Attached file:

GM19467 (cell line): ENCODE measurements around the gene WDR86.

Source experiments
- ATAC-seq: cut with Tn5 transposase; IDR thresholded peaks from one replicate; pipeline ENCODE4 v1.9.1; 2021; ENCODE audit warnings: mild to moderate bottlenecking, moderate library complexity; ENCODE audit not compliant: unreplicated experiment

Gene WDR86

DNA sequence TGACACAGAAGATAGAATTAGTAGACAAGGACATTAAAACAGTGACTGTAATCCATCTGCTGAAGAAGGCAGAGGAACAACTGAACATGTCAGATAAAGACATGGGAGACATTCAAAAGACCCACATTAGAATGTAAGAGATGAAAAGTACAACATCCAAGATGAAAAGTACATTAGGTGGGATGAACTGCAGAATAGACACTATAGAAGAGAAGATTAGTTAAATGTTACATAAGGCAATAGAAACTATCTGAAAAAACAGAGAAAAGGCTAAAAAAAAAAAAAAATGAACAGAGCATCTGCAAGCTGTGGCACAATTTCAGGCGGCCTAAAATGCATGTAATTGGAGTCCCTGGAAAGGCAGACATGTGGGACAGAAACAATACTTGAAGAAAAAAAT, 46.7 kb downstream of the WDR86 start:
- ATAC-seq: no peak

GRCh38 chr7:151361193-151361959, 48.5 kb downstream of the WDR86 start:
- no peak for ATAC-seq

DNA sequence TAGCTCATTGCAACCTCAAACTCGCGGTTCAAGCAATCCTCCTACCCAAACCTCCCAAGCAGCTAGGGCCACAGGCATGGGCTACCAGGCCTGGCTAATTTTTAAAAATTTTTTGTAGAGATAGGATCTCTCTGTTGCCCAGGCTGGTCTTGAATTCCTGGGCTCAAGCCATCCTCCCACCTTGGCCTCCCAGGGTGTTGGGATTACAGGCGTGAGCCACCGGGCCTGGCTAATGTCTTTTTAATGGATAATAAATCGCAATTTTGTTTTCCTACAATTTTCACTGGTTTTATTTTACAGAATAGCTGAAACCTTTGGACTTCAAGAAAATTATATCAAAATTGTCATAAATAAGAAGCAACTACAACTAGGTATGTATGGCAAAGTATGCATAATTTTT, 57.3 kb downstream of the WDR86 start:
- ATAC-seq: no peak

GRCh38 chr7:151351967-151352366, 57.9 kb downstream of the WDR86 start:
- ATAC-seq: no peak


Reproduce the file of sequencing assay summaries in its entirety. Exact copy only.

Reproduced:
GM19467 (cell line): ENCODE measurements around the gene WDR86.

Source experiments
- ATAC-seq: cut with Tn5 transposase; IDR thresholded peaks from one replicate; pipeline ENCODE4 v1.9.1; 2021; ENCODE audit warnings: mild to moderate bottlenecking, moderate library complexity; ENCODE audit not compliant: unreplicated experiment

Gene WDR86

DNA sequence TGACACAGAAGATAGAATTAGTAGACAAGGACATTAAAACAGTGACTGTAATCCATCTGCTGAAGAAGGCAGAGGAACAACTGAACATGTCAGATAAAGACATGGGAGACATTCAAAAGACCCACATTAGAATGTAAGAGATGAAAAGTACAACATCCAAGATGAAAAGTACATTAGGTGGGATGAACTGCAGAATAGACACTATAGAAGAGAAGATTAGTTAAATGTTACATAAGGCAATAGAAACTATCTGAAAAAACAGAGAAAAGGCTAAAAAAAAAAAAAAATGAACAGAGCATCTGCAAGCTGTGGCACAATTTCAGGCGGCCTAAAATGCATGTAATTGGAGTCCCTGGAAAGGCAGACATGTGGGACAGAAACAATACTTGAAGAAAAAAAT, 46.7 kb downstream of the WDR86 start:
- ATAC-seq: no peak

GRCh38 chr7:151361193-151361959, 48.5 kb downstream of the WDR86 start:
- no peak for ATAC-seq

DNA sequence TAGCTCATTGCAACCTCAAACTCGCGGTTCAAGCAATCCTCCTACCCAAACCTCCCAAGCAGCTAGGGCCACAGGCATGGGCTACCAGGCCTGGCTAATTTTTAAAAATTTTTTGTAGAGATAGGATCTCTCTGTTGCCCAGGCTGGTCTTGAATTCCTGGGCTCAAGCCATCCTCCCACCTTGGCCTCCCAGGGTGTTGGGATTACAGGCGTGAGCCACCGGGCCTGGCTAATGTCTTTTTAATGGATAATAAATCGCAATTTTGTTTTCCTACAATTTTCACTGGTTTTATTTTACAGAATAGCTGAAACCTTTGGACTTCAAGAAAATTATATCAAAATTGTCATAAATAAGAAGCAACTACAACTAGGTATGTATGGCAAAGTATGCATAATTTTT, 57.3 kb downstream of the WDR86 start:
- ATAC-seq: no peak

GRCh38 chr7:151351967-151352366, 57.9 kb downstream of the WDR86 start:
- ATAC-seq: no peak